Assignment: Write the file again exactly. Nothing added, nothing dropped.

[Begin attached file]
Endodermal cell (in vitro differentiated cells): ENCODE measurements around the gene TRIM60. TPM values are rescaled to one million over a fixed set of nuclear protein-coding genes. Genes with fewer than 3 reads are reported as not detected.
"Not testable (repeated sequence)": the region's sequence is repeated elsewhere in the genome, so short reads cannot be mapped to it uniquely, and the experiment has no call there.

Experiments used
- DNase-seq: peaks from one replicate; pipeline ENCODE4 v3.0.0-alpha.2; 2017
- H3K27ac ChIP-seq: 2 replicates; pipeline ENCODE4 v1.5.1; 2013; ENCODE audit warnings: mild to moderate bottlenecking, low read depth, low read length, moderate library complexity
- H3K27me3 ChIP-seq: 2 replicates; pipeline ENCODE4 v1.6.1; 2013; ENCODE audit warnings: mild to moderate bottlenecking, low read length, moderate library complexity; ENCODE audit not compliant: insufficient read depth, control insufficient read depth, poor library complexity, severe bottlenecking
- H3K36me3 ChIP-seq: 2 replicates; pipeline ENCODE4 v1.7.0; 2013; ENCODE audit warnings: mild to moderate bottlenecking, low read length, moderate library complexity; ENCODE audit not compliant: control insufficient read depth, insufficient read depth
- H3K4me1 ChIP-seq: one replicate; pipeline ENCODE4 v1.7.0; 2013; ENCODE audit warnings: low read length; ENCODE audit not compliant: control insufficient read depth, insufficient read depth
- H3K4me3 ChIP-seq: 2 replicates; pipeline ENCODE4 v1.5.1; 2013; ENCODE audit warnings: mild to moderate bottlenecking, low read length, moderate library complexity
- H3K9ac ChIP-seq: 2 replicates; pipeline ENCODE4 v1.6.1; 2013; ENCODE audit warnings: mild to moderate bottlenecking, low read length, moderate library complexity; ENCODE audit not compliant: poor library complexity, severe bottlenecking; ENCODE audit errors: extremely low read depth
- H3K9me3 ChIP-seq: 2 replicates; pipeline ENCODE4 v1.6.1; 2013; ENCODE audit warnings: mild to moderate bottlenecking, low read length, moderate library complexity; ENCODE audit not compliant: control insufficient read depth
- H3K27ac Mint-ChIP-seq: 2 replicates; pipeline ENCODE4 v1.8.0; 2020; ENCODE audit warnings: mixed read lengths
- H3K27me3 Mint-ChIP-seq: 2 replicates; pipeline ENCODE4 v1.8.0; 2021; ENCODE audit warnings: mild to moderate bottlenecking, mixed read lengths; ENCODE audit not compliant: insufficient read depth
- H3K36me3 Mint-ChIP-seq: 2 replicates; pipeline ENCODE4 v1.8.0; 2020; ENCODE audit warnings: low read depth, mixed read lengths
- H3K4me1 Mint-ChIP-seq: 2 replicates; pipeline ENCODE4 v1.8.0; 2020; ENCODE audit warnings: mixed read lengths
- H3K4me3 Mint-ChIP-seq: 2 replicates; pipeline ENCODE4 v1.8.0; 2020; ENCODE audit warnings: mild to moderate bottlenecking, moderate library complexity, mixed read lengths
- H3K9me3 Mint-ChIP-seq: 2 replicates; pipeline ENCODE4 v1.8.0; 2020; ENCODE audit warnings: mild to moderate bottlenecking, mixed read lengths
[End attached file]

Endodermal cell (in vitro differentiated cells): ENCODE measurements around the gene TRIM60. TPM values are rescaled to one million over a fixed set of nuclear protein-coding genes. Genes with fewer than 3 reads are reported as not detected.
"Not testable (repeated sequence)": the region's sequence is repeated elsewhere in the genome, so short reads cannot be mapped to it uniquely, and the experiment has no call there.

Experiments used
- DNase-seq: peaks from one replicate; pipeline ENCODE4 v3.0.0-alpha.2; 2017
- H3K27ac ChIP-seq: 2 replicates; pipeline ENCODE4 v1.5.1; 2013; ENCODE audit warnings: mild to moderate bottlenecking, low read depth, low read length, moderate library complexity
- H3K27me3 ChIP-seq: 2 replicates; pipeline ENCODE4 v1.6.1; 2013; ENCODE audit warnings: mild to moderate bottlenecking, low read length, moderate library complexity; ENCODE audit not compliant: insufficient read depth, control insufficient read depth, poor library complexity, severe bottlenecking
- H3K36me3 ChIP-seq: 2 replicates; pipeline ENCODE4 v1.7.0; 2013; ENCODE audit warnings: mild to moderate bottlenecking, low read length, moderate library complexity; ENCODE audit not compliant: control insufficient read depth, insufficient read depth
- H3K4me1 ChIP-seq: one replicate; pipeline ENCODE4 v1.7.0; 2013; ENCODE audit warnings: low read length; ENCODE audit not compliant: control insufficient read depth, insufficient read depth
- H3K4me3 ChIP-seq: 2 replicates; pipeline ENCODE4 v1.5.1; 2013; ENCODE audit warnings: mild to moderate bottlenecking, low read length, moderate library complexity
- H3K9ac ChIP-seq: 2 replicates; pipeline ENCODE4 v1.6.1; 2013; ENCODE audit warnings: mild to moderate bottlenecking, low read length, moderate library complexity; ENCODE audit not compliant: poor library complexity, severe bottlenecking; ENCODE audit errors: extremely low read depth
- H3K9me3 ChIP-seq: 2 replicates; pipeline ENCODE4 v1.6.1; 2013; ENCODE audit warnings: mild to moderate bottlenecking, low read length, moderate library complexity; ENCODE audit not compliant: control insufficient read depth
- H3K27ac Mint-ChIP-seq: 2 replicates; pipeline ENCODE4 v1.8.0; 2020; ENCODE audit warnings: mixed read lengths
- H3K27me3 Mint-ChIP-seq: 2 replicates; pipeline ENCODE4 v1.8.0; 2021; ENCODE audit warnings: mild to moderate bottlenecking, mixed read lengths; ENCODE audit not compliant: insufficient read depth
- H3K36me3 Mint-ChIP-seq: 2 replicates; pipeline ENCODE4 v1.8.0; 2020; ENCODE audit warnings: low read depth, mixed read lengths
- H3K4me1 Mint-ChIP-seq: 2 replicates; pipeline ENCODE4 v1.8.0; 2020; ENCODE audit warnings: mixed read lengths
- H3K4me3 Mint-ChIP-seq: 2 replicates; pipeline ENCODE4 v1.8.0; 2020; ENCODE audit warnings: mild to moderate bottlenecking, moderate library complexity, mixed read lengths
- H3K9me3 Mint-ChIP-seq: 2 replicates; pipeline ENCODE4 v1.8.0; 2020; ENCODE audit warnings: mild to moderate bottlenecking, mixed read lengths